The infamous inspiration for the novel which slowly corrupts Oscar Wilde's Dorian Grayis translated by Robert Baldick with an introduction by Patrick McGuinness in Penguin Classics. A wildly original fin-de-siècle novel, Against Nature contains only one character. Des Esseintes is a decadent, ailing aristocrat who retreats to an isolated villa where her indulges his taste for luxury and excess. Veering between nervous excitability and debilitating ennui, he gluts his aesthetic appetites with classical literature and art, exotic jewels (with which he fatally encrusts the shell of his tortoise), rich perfumes and a kaleidoscope of sensual experiences. Against Nature, in the words of the author, exploded 'like a meteorite' and has enjoyed a cult following to this day.For more than seventy years, Penguin has been the leading publisher of classic literature in the English-speaking world. With more than 1,700 titles, Penguin Classics represents a global bookshelf of the best works throughout history and across genres and disciplines. Readers trust the series to provide authoritative texts enhanced by introductions and notes by distinguished scholars and contemporary authors, as well as up-to-date translations by award-winning translators.
Comments: (7)
Golkree
After reading "Submission" by Michel Houllebecq, where the main character's career revolves around J.K. Huysmans and "The Strange Death of Europe" by Douglas Murray, which mentions the book "Au Rebours" and the author's journey to salvation, I decided I should try reading the book itself. Upon finishing it, I can honestly say I've never really read anything like it in classical literature. For a book about nothing, as many claim, this book has a lot to say about, well, everything.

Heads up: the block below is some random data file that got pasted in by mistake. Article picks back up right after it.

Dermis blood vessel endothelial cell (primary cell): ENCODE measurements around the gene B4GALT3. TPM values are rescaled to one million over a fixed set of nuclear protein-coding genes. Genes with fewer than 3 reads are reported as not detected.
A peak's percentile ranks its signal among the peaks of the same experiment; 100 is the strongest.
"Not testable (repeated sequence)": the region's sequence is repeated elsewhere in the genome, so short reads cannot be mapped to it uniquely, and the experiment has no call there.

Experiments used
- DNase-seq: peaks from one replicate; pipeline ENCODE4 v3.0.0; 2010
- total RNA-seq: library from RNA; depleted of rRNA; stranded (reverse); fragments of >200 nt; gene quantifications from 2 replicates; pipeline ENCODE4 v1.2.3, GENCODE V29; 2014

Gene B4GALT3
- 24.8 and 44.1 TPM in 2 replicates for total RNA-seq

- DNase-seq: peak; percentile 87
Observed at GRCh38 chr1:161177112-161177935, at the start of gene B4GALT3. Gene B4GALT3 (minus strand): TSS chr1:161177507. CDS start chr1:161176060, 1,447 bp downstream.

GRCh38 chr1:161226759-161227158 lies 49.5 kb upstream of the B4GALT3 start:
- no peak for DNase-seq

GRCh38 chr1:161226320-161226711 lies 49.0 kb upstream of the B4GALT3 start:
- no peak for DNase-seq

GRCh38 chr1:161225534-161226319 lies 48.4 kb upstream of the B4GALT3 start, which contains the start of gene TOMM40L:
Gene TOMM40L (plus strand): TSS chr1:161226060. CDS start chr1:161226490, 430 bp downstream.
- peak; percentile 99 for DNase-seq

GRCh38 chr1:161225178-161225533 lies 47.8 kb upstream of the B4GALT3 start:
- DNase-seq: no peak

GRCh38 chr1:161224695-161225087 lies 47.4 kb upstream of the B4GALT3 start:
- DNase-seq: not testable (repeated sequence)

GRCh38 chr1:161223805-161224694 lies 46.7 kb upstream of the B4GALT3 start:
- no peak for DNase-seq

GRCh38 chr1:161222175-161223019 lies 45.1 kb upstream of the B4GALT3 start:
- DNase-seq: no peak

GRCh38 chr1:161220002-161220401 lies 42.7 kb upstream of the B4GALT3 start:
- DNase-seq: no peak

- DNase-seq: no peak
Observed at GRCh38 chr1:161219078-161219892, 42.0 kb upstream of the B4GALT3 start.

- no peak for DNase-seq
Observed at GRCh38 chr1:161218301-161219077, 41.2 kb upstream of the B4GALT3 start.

The book focuses on the life, or rather the lack thereof, of Des Esseinties. The main character is an older, somewhat wealthy gentlemen who is so fed up with his meaningless lifestyle that he goes into complete seclusion in the countryside. Hiding from the world in his house at Fontenay, Des Esseinties reflects upon his education, his personal relationships, his expectations and disappointments, and, most of all, his problems with both the Christian religion and the current state of materialistic French society. Des Esseinties spares no one in his disparaging revelries, but through it all is the sense that he is searching or missing something. His isolation, like everything else he's tried, inevitably fails him and his words in the final chapter are full of emotional despair for the things in life he cannot find, nor entirely understand.

I went into this book not really knowing what to expect. At its core, it's essentially a very long, albeit detailed and entertaining, whine. For that alone, this book has every reason to fail, and yet I found myself as unexpectedly fascinated by the insights of the main character as the French people did in 1884. Huysmans, through his character, spares no one and nothing from his mockery, finding only solace in his reading of books, mostly in the Latin tongue. The sheer amount of literature and historical figures covered in this book, if only briefly, is somewhat remarkable. Des Esseinties tries to keep himself entertained by French society and, when that fails, he turns to perfumes, artwork, travel and finally literature. All of these things provide him only temporary respite as he searches for a faith in something he can't describe. The overall picture painted is one of an unprincipled society drifting further and further into meaningless drivel to fill the void left behind by religion and community. In a sense, that description doesn't seem that much different from today.

I think what I enjoyed the most, however, was reading the letter by Huysman himself twenty year later. As critics from all sides lambasted this book, and him for writing such a wretched thing, one critic stood out to him by simply saying, "After such a book, it only remains for the author to choose between the muzzle of a pistol or the foot of the cross." Huysman made his choice in the end and found what he was searching for at long last. Perhaps true peace can only be found after knowing so much, yet understanding so little and finally being able to ask the right questions.